After a research trip to Mombasa, Kenya in 2019, I worked alongside the ongoing Arts, Heritage and Resilience in South Sudan (AHRSS) project to help disseminate its findings through animation. Over a period of time, I developed several new techniques and deepened my understanding of the complex social, political and cultural landscape of South Sudan.
Professor Tamsin Bradley's research looks at violence against women, the plight of women in work, and challenges in post-conflict/displacement zones in Southeast Asia and Africa specifically. The AHRSS project (led by Professor Bradley) looks at artistic practices, heritage, resilience and violence against women in the post conflict setting of South Sudan.
I'd previously worked with Professor Bradley on a Gender South Asia animation which explored the Theory of Change. The animation was aimed at identifying critical support networks for women facing violence and mistreatment in Myanmar, Pakistan and Nepal. I was eager to explore new ways of telling these important narratives and travel presents rich opportunities for networking and deeper understanding of the critical context of research projects.
Visualising the landscape of South Sudan
I was approached by Professor Bradley about contributing to the AHRSS project after working together on the Gender South Asia animation. After meeting the South Sudan team and other UK researchers in Mombasa, I developed ideas for films about artistic practices, and explored possible visual outputs to best capture the structure and themes of the research project.
The role of the arts in South Sudanese culture
South Sudan is a complex nation that has suffered incredible human upheaval due to war and political instability. It was interesting to see the role the arts play during these turbulent times and how their social, economic and cultural contribution is critical in the processing of trauma and economic independence for women and men.
What made this further compelling was the nature of that artistic practice, particularly Milaya bed sheets, which, although positively contributing to the lives of women who make them, also reinforces bride price which ultimately condones the ownership of women by their husbands. This positive and negative duality can be captured well in animation which can ably shift between tones, texture, scenes and settings.
I eventually decided on an animation because of the sensitive nature of the research and the way in which animation can make the specific universal and utilise metaphors for dealing with complexity and sensitive subject matter. Animation was also chosen because of the possibility of multiple techniques, mirroring the diverse artistic practices covered in the project.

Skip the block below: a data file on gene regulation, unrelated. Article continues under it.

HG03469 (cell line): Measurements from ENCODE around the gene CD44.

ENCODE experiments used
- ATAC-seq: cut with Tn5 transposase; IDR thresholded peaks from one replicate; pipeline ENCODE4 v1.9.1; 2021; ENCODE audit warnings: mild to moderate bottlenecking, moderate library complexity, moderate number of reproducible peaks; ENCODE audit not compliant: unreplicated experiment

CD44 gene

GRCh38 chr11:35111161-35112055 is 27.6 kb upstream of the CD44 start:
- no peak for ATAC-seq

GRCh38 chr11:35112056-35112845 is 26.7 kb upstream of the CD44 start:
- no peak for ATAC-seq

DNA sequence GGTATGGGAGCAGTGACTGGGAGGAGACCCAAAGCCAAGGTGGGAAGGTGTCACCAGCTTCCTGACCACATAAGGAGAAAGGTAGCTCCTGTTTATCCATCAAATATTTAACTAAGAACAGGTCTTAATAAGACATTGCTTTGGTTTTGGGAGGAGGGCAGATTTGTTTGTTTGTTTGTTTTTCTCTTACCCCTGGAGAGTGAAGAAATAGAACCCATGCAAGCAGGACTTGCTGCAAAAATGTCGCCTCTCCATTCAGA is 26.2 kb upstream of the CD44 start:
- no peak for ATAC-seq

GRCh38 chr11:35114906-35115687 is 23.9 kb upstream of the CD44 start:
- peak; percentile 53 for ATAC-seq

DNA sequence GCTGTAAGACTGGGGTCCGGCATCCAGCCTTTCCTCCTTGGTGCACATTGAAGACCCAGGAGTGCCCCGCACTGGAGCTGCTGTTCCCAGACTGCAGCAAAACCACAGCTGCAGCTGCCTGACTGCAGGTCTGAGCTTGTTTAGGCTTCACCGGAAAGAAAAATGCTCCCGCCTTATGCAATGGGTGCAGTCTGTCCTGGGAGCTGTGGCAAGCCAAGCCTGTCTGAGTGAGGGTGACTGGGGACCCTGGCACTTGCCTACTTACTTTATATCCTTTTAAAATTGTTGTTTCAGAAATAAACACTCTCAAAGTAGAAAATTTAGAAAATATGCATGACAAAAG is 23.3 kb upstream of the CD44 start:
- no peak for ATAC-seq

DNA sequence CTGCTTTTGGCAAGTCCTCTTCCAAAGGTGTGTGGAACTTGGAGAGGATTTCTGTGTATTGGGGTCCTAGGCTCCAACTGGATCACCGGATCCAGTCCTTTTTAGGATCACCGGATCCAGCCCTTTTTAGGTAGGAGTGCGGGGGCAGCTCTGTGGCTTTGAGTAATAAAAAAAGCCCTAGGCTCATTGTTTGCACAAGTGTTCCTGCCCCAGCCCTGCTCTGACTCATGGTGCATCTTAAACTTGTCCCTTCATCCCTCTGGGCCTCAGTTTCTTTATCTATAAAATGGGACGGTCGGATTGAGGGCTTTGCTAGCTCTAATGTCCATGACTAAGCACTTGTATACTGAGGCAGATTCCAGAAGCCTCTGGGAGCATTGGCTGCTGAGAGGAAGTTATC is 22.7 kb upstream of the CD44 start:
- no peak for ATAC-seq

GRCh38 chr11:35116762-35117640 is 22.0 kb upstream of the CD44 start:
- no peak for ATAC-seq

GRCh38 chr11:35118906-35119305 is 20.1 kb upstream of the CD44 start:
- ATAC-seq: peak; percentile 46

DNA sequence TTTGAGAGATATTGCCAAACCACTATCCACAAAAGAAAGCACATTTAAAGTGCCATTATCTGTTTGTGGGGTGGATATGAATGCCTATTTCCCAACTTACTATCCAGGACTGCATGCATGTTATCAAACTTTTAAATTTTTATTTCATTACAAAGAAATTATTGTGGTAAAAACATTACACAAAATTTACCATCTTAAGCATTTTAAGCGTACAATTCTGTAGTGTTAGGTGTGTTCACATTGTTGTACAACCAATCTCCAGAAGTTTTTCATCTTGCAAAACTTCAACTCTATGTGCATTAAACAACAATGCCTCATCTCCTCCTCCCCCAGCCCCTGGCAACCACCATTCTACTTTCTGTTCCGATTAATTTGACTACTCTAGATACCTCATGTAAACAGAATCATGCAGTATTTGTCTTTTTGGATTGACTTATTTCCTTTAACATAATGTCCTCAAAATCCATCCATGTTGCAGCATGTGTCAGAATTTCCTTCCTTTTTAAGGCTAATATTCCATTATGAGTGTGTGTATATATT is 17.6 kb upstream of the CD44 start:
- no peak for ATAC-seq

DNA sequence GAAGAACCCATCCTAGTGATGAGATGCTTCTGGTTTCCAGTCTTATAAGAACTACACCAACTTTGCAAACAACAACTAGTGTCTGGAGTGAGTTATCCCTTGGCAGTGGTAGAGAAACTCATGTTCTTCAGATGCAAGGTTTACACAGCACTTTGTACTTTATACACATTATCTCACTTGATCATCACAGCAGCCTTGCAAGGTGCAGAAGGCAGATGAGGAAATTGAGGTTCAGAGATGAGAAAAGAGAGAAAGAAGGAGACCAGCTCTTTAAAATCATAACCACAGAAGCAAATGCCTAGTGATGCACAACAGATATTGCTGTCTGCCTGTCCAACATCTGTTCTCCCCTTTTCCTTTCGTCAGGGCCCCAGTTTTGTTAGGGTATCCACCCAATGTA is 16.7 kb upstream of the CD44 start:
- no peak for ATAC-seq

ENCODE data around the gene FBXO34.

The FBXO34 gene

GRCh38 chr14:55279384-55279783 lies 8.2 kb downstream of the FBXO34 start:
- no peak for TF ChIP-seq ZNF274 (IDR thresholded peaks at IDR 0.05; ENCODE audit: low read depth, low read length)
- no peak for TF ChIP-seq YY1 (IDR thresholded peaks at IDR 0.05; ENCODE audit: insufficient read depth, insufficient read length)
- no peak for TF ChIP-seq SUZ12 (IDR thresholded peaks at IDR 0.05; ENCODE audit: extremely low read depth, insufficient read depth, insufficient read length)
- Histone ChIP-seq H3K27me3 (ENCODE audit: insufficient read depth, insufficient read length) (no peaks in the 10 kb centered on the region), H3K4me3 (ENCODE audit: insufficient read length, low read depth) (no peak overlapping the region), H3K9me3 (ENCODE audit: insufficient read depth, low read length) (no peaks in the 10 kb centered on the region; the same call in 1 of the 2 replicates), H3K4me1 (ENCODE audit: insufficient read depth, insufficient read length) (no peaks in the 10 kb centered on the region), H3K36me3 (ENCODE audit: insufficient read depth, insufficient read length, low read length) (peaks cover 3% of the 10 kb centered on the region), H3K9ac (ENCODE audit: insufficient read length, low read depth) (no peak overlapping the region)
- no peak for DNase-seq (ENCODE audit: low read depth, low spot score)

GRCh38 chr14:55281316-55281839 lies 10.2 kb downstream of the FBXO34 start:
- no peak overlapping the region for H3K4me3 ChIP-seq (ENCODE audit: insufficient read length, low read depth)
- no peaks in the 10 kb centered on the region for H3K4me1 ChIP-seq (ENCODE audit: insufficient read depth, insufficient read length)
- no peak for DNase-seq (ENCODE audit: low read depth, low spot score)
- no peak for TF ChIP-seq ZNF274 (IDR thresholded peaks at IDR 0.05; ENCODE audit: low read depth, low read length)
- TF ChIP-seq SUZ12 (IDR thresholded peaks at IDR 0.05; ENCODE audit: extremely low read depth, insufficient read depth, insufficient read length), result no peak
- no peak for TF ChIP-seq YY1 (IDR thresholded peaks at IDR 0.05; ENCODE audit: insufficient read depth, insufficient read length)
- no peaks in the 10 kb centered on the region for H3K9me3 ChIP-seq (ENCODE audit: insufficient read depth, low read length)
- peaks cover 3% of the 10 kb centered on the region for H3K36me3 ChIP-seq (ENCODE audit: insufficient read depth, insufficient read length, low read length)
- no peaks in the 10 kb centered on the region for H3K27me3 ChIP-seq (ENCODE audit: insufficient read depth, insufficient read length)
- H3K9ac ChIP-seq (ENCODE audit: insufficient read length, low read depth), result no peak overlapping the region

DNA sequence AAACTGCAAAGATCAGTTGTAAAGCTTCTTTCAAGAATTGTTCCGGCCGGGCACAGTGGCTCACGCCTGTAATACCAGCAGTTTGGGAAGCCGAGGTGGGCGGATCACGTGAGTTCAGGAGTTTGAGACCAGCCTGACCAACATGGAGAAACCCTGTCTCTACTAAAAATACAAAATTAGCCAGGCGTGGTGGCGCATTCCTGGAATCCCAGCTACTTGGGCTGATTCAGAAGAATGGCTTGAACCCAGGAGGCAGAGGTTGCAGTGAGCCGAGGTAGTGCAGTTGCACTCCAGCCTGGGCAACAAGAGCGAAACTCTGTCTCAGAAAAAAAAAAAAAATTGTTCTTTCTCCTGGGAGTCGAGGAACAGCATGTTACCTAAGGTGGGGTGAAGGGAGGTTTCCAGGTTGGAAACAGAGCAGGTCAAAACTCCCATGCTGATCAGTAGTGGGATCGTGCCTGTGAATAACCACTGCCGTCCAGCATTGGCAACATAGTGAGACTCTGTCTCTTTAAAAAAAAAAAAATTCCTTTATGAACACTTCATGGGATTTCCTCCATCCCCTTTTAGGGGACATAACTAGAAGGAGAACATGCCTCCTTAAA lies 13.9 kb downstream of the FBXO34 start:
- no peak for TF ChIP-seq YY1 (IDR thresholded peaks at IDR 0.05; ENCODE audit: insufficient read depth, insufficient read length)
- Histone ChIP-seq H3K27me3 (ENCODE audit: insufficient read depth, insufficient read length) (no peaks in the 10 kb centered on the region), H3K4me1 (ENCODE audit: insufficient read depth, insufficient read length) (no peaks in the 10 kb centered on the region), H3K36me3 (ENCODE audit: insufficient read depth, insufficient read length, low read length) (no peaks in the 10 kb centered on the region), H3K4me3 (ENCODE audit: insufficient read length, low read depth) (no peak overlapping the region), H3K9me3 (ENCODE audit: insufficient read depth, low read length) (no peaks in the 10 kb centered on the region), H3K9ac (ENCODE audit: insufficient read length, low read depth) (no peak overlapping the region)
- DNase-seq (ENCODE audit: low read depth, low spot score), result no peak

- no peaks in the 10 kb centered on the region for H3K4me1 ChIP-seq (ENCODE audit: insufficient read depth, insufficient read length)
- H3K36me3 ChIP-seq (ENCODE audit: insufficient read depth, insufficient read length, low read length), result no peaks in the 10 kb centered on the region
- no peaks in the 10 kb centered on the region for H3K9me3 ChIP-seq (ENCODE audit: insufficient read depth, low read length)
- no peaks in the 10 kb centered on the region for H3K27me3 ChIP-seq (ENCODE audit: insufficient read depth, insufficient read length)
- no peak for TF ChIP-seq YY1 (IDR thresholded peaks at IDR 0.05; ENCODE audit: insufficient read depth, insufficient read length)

The mixed animation method was intentional to explore the different textures of the artistic outputs and to address difficult subjects in a more abstracted, symbolic way, utilising tools that enabled that to happen. The use of stop-frame animation was in part to explore the potential of the medium in connecting to the experience of others, and to create a unique space of sculpted, moveable forms as avatars that stand in for the wider experience of men and women in South Sudan.
Like viewing a painting or a drawing, the conceit of the artist, through his or her means, is to render a bridge from the representational to the represented. From the symbol to the source. Irrespective of how this is accomplished and taking into consideration the sensitive approach of most well-meaning artists, this results in a ‘reading’ of the academic findings which is immersive, memorable and concretised in the forms of animation.
Also, the arts appeals to a wider audience making research findings more accessible to non-academics and stake-holders. Artistic outputs manage to make complexity understandable without diminishing nuance or rigour. These outputs can actually provide new ways of seeing research findings and make conceptual links which may not have been seen or fully comprehended.
The Art and Gender in South Sudan animation can be found on the Gender Focus website. Gender Focus was launched as a platform for gender-based research in the Global South and beyond. It aims to bring together like-minded researchers to explore possible collaboration, knowledge sharing, and conversations.
My animation is an important part of the AHRSS project which is spotlighted on the website. Additionally, animation is used elsewhere on the site as an introduction to the aim of Gender Focus and, the site’s wider aims are to cultivate inter and cross disciplinary projects, with the arts playing a key and essential role.
Dr Louis Netter is a senior lecturer in the School of Art, Design and Performance. He has also contributed moving drawings to accompany another project with Professor Tamsin Bradley called ‘Women, work and violence’.